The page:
Following up on the LGBTQ Meetup at PASS Summit

It’s been almost two weeks since the LGBTQ Meetup that I organized at PASS Summit, and I wanted to offer a bit of follow-up and commentary on the event. Why did I wait two weeks before writing this follow-up? Well, tomorrow is American Thanksgiving, so I wanted to take a moment to talk about how thankful I am for the community’s support.

Thanks to everyone who showed up

This might be obvious, but this event only happens because people show up. The event gives LGBTQ attendees a safe, open, and accepting place to spend a few hours, to meet new people, and to have some fun. It gives allies an opportunity to show support, to meet new people, and to have some fun.

I got to meet a bunch of new people–though, was also busy playing Party Planner, so didn’t get to talk to everyone as much as I’d have liked–and am thankful for every last person who showed up, because every single person contributed to creating that welcoming and accepting atmosphere. I hope to organize more events in the future, and I look forward to seeing everyone again.

Thanks to my coworkers

Andy Mallon, Bob Potter, Beth Kelleher, Lori Edwards, John Q Martin, Steve Wright

I recently started a new job at SentryOne. This event is 100% something I do on my own, but there are many awesome people at work who supported the event, and help make it a success.

A group of my coworkers turned up at the event as allies to show support to the LGBTQ community. There is no shortage of information about the lack of diversity in tech, and how difficult it is to solve. I’m proud to work at a company that recognizes how important diversity & inclusion is, and to have so many coworkers who are invested in showing their support, and seeking ways that they can make the tech community more inclusive, more diverse, and more accepting.

SentryOne also sponsored the bar for the event, ensuring that soft drinks and your first adult beverage were free if you came out to the meetup. Since I am organizing this event independently, this sponsorship ensures that we cover our minimum spend to get the event space, and removes the risk that I have to spend hundreds of dollars if people show up but don’t spend money.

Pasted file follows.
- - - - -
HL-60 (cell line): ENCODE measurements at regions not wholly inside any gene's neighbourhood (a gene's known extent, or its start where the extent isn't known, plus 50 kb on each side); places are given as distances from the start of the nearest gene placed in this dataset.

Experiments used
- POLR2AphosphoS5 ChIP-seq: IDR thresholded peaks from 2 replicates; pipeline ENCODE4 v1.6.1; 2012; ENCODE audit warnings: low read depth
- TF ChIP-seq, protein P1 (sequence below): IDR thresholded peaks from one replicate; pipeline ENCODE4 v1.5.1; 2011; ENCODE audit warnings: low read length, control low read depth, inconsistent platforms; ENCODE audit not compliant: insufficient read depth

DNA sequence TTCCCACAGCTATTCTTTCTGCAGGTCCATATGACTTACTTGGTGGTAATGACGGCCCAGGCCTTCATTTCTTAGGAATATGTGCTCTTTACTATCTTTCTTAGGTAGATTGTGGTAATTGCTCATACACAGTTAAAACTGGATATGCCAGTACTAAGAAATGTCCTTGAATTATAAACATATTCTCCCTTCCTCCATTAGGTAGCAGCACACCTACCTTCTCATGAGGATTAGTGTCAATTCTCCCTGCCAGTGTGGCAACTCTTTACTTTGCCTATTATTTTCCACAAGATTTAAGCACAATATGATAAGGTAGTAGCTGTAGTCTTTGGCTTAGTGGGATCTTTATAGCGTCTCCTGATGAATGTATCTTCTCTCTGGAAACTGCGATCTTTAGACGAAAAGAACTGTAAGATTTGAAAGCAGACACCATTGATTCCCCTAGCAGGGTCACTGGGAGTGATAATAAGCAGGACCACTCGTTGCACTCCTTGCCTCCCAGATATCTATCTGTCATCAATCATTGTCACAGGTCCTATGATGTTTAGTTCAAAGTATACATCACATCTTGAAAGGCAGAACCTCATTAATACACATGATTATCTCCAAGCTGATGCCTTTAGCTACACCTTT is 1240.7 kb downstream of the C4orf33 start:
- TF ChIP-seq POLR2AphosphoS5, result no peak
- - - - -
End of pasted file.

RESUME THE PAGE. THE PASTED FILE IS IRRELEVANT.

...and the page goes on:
Thanks to everyone who supported The Trevor Project

The Trevor Project provides life-saving crisis intervention & suicide prevention services to LGBTQ youths. In conjunction with the meetup, I also do a fundraiser for The Trevor Project. Brent Ozar (blog|twitter) matched the first $5000, and the community rose to the occasion. Community donations plus Brent’s match brings the fundraising total to $12,445 (as of now…but you can still donate)! That total doesn’t employer donation matching–those employer matches bring the grand total well over $15,000.

I want to give special thanks to both Ann Johnson (twitter) and Ben Weissman (twitter). Both gave personal donations so generous that I damn near fell out of my chair. They are shining examples of how members of the tech community are not only trying to make our community better, but also trying to make the non-tech community better.

Thanks to everyone who spoke to me personally

This is the most important thing for me. I had a bunch of people to came up to me and thanked me for organizing the meetup & fundraiser. People told me their personal stories of why they support the meetup/The Trevor Project. One couple told me about their son’s friend who took his own life–they had never heard of The Trevor Project before, and have pledged to support it on an ongoing basis. A coworker (who I didn’t know was gay, and he didn’t know I was gay) reached out to me, and we chatted about the company & community.

Since the first meetup, I’ve lost count of how many people have contacted me about their personal situations. Many have been parents of LGBTQ teens–sometimes seeking advice, sometimes sharing experiences, sometimes just looking for someone to talk to. I am proud that people feel comfortable coming to me to talk about these things, and am always here to help, if I can. I have no qualifications for giving advice beyond having grown up queer myself, but my DMs are open if anyone needs or wants to talk.

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